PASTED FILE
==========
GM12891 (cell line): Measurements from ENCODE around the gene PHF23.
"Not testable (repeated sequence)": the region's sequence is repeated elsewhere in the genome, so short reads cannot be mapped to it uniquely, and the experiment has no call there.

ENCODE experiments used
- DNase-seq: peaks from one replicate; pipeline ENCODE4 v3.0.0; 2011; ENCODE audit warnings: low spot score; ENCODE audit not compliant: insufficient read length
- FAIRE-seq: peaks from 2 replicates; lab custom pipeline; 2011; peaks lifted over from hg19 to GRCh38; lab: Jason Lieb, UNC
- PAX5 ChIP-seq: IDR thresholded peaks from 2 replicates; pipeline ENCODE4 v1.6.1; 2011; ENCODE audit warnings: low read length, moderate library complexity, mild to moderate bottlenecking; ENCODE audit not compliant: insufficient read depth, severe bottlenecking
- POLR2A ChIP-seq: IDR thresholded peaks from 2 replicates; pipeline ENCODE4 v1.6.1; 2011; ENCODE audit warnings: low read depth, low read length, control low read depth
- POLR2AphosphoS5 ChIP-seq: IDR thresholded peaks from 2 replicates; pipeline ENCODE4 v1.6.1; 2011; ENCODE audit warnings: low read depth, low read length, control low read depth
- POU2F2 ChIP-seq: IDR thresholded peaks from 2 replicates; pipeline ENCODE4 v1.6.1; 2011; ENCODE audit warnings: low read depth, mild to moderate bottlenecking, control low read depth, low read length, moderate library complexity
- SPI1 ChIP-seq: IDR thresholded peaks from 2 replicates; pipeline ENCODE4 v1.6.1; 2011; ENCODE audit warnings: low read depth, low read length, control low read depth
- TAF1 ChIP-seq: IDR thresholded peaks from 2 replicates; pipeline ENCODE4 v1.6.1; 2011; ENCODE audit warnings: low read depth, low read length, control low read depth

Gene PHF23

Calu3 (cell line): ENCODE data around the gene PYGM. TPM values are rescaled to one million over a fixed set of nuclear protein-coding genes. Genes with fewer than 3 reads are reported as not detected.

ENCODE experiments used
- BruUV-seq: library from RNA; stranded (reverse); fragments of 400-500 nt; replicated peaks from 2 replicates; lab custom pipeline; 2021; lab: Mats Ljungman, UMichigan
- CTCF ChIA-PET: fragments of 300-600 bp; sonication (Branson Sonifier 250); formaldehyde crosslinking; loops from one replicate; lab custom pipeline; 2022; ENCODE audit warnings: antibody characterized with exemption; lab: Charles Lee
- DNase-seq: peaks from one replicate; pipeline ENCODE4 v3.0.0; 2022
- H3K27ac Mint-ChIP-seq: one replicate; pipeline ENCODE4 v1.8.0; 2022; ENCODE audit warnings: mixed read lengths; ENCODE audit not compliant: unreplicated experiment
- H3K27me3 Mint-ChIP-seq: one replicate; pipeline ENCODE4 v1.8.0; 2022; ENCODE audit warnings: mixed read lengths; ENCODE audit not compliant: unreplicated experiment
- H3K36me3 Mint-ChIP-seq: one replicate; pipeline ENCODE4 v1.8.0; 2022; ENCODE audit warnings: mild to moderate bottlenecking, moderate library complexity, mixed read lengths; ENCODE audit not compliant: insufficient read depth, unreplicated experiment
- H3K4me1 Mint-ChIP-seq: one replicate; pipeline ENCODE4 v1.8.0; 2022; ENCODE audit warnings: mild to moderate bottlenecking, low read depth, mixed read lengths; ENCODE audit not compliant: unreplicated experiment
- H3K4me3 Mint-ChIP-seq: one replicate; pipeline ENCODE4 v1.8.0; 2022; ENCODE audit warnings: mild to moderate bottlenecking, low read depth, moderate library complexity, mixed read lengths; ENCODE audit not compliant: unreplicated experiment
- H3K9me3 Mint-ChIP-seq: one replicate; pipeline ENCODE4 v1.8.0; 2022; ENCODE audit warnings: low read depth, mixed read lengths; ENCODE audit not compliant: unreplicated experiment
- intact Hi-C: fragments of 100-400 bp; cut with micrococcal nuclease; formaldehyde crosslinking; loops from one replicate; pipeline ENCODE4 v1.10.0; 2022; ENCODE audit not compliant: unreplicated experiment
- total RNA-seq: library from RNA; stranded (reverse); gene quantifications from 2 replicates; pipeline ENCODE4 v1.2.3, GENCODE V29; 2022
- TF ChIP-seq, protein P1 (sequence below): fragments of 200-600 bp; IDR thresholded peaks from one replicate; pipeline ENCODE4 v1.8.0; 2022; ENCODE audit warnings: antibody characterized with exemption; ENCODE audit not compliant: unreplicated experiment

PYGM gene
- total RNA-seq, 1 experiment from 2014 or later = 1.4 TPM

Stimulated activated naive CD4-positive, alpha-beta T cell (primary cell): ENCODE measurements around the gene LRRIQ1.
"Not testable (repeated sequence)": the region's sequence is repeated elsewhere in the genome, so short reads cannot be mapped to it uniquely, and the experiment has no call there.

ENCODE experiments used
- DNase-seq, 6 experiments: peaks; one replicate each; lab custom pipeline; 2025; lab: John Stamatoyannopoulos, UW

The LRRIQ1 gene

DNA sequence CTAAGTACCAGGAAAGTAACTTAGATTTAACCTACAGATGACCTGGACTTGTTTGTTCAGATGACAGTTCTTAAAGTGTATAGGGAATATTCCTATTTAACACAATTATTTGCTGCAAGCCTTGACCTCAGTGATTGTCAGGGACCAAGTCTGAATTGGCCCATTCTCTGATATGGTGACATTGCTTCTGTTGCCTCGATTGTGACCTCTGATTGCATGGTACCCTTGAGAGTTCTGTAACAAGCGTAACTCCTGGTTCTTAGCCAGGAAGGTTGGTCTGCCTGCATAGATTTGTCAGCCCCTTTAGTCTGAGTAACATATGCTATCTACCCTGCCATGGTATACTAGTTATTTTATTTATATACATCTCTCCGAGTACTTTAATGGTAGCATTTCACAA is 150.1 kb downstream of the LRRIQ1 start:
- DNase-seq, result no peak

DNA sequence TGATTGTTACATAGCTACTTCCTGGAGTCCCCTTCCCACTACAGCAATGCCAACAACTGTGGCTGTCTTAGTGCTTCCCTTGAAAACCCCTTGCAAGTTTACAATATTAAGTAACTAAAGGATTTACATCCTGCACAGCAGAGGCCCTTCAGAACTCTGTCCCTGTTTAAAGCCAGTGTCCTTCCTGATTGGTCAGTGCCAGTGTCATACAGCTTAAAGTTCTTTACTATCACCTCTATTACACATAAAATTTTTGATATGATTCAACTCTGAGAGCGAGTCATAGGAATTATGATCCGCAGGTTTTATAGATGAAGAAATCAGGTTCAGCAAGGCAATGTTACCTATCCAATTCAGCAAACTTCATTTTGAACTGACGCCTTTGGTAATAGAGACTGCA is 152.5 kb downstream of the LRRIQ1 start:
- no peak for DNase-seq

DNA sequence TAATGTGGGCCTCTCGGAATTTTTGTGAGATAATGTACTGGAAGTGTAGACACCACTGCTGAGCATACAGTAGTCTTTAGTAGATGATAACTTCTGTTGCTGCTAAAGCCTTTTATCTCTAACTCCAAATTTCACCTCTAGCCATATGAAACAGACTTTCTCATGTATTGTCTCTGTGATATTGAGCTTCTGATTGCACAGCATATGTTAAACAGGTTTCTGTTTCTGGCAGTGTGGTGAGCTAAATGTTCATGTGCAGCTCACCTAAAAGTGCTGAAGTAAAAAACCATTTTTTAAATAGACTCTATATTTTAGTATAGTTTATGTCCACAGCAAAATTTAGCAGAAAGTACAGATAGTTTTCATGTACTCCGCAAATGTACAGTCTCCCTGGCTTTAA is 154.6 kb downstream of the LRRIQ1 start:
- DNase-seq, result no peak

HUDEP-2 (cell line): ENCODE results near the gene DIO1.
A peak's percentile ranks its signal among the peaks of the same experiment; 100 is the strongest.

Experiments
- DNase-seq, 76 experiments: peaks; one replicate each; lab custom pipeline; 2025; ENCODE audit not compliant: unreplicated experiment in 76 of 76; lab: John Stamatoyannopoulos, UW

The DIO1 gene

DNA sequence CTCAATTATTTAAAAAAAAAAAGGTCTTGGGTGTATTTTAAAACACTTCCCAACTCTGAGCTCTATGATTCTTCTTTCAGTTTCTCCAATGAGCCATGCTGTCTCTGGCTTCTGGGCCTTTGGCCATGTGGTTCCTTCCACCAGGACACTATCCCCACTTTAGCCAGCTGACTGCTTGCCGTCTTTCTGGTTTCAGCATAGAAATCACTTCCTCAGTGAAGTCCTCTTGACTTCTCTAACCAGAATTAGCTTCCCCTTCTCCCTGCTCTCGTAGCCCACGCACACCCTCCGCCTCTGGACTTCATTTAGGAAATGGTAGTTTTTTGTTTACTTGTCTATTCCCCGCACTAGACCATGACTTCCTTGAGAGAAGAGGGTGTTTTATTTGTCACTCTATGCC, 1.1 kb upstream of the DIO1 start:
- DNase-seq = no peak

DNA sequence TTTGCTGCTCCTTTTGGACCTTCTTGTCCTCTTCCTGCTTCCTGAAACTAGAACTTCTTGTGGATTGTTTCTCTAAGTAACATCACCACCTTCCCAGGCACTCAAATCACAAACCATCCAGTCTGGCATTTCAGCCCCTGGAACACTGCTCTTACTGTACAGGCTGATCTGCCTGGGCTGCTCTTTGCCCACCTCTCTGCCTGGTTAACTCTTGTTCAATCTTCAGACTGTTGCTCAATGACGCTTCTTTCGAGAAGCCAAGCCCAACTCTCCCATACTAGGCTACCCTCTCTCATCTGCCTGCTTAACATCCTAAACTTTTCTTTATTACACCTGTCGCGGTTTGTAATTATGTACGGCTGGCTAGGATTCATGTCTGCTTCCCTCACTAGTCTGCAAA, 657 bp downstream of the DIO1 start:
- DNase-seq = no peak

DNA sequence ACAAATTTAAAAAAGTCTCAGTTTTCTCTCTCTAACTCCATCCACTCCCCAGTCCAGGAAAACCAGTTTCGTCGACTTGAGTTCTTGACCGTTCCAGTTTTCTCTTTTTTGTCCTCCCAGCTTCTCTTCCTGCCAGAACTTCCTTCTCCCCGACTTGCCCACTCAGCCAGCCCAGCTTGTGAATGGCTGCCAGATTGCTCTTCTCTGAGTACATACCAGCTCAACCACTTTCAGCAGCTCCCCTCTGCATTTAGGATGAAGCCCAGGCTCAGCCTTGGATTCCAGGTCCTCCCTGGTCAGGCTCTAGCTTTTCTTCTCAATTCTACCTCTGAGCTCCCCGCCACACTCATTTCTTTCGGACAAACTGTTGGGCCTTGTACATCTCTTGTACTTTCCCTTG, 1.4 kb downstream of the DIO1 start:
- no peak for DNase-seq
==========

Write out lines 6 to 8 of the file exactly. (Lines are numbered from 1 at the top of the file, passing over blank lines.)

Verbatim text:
- PAX5 ChIP-seq: IDR thresholded peaks from 2 replicates; pipeline ENCODE4 v1.6.1; 2011; ENCODE audit warnings: low read length, moderate library complexity, mild to moderate bottlenecking; ENCODE audit not compliant: insufficient read depth, severe bottlenecking
- POLR2A ChIP-seq: IDR thresholded peaks from 2 replicates; pipeline ENCODE4 v1.6.1; 2011; ENCODE audit warnings: low read depth, low read length, control low read depth
- POLR2AphosphoS5 ChIP-seq: IDR thresholded peaks from 2 replicates; pipeline ENCODE4 v1.6.1; 2011; ENCODE audit warnings: low read depth, low read length, control low read depth